An open Bible and a cup of coffee.

Now all these things happened unto them for ensamples: and they are written for our admonition, upon whom the ends of the world are come.”
(1 Corinthians 10:11)

The tenth chapter of Paul’s first epistle to the Corinthians is among the most instructive in all the Bible. Paul begins this amazing chapter by reminding us that Israel was brought out of bondage in the land of Egypt through their identification with God’s man, Moses (10:1-4). Immediately we see the parallel to our own redemptive histories. We were brought out of lives in bondage to sin through our identification with God’s man, Jesus (John 8:32-36). Just as the ancient Israelites passed through the Red Sea, “baptized into Moses,” we were baptized into Christ as we made our exit from our old lives of sin (Romans 6:1-14; Galatians 3:26-27). It is shocking to read Paul’s stark, summary statement regarding those who left Egypt. “But with many [most!] of them God was not well pleased: for they were overthrown in the wilderness” (10:5). The writer to the Hebrews explains that the fleeing Israelites needlessly refused to exercise faith in God during their journey through the wilderness. Instead they hardened their hearts to His word and known will (Hebrews 3-4). Paul explains that “these things were our examples, to the intent we should not lust after evil things, as they also lusted” (10:6). These people began worshipping false gods, lapsed into gross sexual immorality, and murmured and complained incessantly (10:7-10). After each of these grave moral offences, God inflicted severe judgments on His people. Today’s verse passage reminds us that God’s dealings with His people at the time of the Exodus were intended to reveal His holy character, standards, and His absolute intolerance for sin. He is, as the prophet declared, of purer eyes than to look upon evil (Habakkuk 1:13). We notice that these things happened to them for our (bad!) examples. This is a powerful reminder that God is the absolute sovereign over all historical eventuation. When we read of how spectacularly Israel failed in time past, we can tend to think of ourselves as somehow better than they. Paul cautions us against this. “Wherefore let him that thinketh he standeth take heed lest he fall,” wrote the great apostle (10:12). While we don’t see supernatural sign judgments in churches when people lapse into heresy, hypocrisy, and gross immorality, we ought not to think that God is somehow less offended at these things. His reluctance to administer harsh chastening on the spot is an expression of His amazing patience and grace. What’s more, the Lord has promised to help us when we feel tempted to act contrary to His known will. “God is faithful,” wrote Paul, “who will not suffer you to be tempted above that ye are able; but will with the temptation also make a way to escape, that ye may be able to bear it”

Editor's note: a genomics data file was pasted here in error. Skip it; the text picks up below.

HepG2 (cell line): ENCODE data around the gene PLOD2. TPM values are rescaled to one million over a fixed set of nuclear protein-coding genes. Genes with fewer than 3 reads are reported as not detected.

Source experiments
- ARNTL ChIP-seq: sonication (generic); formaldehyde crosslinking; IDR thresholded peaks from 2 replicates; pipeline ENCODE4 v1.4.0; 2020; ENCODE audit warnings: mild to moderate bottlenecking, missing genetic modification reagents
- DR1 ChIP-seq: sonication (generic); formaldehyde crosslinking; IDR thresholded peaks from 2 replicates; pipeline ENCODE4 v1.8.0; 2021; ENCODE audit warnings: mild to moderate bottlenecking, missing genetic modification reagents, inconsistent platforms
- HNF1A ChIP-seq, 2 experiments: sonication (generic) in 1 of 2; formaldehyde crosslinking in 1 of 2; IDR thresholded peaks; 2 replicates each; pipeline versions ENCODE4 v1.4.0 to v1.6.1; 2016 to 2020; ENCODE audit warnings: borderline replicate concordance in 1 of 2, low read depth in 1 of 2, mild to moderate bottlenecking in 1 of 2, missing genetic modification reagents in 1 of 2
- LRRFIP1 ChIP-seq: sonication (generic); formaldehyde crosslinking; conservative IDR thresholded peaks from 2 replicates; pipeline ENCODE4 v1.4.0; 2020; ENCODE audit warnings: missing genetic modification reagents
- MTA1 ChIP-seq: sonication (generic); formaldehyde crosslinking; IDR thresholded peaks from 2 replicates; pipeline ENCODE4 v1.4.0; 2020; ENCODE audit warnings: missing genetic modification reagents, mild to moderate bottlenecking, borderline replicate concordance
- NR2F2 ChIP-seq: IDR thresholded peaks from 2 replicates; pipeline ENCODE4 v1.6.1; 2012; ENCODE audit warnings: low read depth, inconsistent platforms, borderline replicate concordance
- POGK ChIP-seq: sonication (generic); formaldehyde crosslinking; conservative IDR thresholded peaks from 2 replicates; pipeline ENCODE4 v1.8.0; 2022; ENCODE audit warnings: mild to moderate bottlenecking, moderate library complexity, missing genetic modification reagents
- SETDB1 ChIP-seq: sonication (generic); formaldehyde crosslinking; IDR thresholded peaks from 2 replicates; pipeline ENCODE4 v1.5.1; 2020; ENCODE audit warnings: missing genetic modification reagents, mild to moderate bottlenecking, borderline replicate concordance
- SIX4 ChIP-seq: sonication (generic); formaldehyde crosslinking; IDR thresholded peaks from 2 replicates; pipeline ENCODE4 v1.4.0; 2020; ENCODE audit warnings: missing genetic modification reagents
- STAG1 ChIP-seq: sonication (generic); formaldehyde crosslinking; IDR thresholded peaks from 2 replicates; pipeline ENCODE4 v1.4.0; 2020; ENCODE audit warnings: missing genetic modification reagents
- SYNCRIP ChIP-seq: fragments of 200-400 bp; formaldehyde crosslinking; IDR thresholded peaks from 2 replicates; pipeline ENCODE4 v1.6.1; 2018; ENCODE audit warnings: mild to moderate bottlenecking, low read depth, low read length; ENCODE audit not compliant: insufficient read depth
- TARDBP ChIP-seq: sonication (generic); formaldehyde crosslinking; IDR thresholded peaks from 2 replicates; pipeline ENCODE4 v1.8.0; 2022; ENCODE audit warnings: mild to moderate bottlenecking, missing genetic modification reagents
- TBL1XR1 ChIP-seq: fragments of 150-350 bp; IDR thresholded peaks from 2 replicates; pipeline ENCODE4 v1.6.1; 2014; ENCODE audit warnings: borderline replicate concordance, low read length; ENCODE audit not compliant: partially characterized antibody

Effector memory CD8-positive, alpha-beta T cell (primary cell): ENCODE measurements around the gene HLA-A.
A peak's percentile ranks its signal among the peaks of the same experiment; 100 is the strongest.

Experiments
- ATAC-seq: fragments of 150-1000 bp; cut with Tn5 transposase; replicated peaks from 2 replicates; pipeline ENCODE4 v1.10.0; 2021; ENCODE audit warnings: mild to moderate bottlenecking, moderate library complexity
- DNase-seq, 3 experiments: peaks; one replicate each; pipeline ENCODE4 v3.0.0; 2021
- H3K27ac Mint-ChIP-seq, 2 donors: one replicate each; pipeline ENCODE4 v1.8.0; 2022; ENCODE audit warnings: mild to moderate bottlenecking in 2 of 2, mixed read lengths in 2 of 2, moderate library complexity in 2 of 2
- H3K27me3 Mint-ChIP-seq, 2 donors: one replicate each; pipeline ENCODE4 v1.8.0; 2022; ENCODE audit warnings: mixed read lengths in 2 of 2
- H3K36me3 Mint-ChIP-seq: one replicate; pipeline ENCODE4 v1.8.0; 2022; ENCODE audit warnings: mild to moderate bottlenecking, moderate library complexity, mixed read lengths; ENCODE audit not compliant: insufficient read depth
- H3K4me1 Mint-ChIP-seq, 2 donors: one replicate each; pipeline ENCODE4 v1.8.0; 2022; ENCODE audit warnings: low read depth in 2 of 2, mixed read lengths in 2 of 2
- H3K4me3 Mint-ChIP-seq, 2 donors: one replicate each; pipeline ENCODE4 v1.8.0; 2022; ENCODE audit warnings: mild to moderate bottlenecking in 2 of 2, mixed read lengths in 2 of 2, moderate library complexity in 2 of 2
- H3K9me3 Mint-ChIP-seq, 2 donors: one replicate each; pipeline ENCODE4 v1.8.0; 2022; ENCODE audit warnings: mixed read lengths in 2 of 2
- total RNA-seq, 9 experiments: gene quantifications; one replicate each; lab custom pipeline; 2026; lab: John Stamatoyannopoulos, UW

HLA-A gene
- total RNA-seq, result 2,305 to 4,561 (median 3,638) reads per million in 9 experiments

(10:13). May the Lord help us all to walk strong today, for His glory, for our blessedness, and for the good of others also. Hallelujah!

God bless you, dear saints,

pastor john